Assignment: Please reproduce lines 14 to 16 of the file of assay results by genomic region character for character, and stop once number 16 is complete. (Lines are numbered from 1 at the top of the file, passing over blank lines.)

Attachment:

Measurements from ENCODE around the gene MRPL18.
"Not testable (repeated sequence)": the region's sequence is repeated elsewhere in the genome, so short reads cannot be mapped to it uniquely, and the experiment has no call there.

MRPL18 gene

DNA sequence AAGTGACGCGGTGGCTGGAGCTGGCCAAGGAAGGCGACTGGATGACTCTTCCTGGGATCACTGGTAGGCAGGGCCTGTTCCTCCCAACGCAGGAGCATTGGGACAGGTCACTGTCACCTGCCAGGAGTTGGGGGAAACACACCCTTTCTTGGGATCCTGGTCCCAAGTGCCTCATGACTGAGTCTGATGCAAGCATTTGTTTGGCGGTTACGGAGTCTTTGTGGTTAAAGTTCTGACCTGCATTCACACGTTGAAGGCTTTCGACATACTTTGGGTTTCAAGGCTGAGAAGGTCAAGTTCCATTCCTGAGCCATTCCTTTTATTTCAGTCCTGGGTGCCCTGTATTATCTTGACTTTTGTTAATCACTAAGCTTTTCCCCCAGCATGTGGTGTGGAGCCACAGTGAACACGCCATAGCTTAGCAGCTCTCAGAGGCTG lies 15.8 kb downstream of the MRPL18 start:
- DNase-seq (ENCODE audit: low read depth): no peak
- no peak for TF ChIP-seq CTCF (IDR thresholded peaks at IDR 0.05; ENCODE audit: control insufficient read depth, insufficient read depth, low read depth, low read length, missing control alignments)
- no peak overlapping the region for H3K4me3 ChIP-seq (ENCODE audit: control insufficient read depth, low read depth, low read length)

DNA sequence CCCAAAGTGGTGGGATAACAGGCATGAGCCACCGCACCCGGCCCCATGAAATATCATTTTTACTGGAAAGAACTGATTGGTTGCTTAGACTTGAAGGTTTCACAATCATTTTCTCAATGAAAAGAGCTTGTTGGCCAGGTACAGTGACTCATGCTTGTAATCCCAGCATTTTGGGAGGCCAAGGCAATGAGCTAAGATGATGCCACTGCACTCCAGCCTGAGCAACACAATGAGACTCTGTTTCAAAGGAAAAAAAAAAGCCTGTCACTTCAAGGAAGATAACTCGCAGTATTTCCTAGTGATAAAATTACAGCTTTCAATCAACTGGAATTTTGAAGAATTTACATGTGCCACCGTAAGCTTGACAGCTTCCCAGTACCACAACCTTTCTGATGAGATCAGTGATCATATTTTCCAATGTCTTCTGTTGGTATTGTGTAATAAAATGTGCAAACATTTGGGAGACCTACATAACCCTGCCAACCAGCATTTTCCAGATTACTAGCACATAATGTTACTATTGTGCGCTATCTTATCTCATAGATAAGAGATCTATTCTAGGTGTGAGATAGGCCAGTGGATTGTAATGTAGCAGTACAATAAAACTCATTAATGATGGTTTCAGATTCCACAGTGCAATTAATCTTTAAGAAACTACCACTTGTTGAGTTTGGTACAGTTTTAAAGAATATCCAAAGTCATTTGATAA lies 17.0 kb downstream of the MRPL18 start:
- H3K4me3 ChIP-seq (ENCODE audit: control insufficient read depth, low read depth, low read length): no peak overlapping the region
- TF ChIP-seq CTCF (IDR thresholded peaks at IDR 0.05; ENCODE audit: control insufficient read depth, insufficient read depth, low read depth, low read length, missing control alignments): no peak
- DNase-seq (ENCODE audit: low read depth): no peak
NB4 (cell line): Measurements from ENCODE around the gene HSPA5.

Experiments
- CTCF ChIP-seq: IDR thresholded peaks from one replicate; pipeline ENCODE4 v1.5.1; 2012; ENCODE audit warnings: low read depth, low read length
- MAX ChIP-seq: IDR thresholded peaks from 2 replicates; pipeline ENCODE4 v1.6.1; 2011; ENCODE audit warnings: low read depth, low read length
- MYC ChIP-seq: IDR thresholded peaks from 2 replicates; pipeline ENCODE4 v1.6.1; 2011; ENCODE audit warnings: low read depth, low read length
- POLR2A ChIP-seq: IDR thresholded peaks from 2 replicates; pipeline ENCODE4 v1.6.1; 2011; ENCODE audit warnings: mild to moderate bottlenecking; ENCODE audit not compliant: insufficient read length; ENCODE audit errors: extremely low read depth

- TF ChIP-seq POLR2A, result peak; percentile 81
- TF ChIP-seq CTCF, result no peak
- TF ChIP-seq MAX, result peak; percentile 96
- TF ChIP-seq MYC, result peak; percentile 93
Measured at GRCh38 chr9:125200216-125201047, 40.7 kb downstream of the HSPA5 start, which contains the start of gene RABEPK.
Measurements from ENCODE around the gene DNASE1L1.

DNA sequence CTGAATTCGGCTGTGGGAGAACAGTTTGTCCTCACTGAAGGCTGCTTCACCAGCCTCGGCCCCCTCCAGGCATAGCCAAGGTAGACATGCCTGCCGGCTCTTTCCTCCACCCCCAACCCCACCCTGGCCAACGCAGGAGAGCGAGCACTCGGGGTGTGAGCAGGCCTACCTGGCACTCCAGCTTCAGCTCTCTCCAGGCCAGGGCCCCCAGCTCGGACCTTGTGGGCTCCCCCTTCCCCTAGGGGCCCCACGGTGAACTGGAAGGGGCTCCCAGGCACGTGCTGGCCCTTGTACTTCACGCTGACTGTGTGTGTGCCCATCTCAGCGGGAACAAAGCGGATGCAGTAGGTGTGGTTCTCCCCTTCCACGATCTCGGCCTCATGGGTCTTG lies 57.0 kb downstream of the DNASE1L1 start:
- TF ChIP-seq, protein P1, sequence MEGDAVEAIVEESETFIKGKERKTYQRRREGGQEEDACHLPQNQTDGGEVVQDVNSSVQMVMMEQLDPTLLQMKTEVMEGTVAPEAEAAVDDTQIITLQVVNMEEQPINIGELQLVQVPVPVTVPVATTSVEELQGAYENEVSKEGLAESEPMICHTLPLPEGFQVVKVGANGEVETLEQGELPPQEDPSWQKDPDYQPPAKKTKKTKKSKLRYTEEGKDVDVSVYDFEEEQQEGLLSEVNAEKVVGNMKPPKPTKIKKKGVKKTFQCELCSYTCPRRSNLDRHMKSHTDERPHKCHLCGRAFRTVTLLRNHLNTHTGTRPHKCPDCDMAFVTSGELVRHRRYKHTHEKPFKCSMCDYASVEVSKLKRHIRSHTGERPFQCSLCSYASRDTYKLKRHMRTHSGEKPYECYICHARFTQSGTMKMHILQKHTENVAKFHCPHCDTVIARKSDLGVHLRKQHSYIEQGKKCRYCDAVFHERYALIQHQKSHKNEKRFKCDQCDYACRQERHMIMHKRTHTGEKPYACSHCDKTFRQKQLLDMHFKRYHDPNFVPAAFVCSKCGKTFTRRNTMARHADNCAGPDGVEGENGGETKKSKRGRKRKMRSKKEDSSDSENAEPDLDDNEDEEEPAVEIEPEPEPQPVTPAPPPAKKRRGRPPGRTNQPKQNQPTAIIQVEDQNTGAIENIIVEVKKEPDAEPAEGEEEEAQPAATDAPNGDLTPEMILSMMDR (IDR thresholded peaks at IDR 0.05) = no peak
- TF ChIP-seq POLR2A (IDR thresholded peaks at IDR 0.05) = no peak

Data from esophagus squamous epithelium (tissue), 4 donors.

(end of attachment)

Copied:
- CTCF ChIP-seq: IDR thresholded peaks from one replicate; pipeline ENCODE4 v1.5.1; 2012; ENCODE audit warnings: low read depth, low read length
- MAX ChIP-seq: IDR thresholded peaks from 2 replicates; pipeline ENCODE4 v1.6.1; 2011; ENCODE audit warnings: low read depth, low read length
- MYC ChIP-seq: IDR thresholded peaks from 2 replicates; pipeline ENCODE4 v1.6.1; 2011; ENCODE audit warnings: low read depth, low read length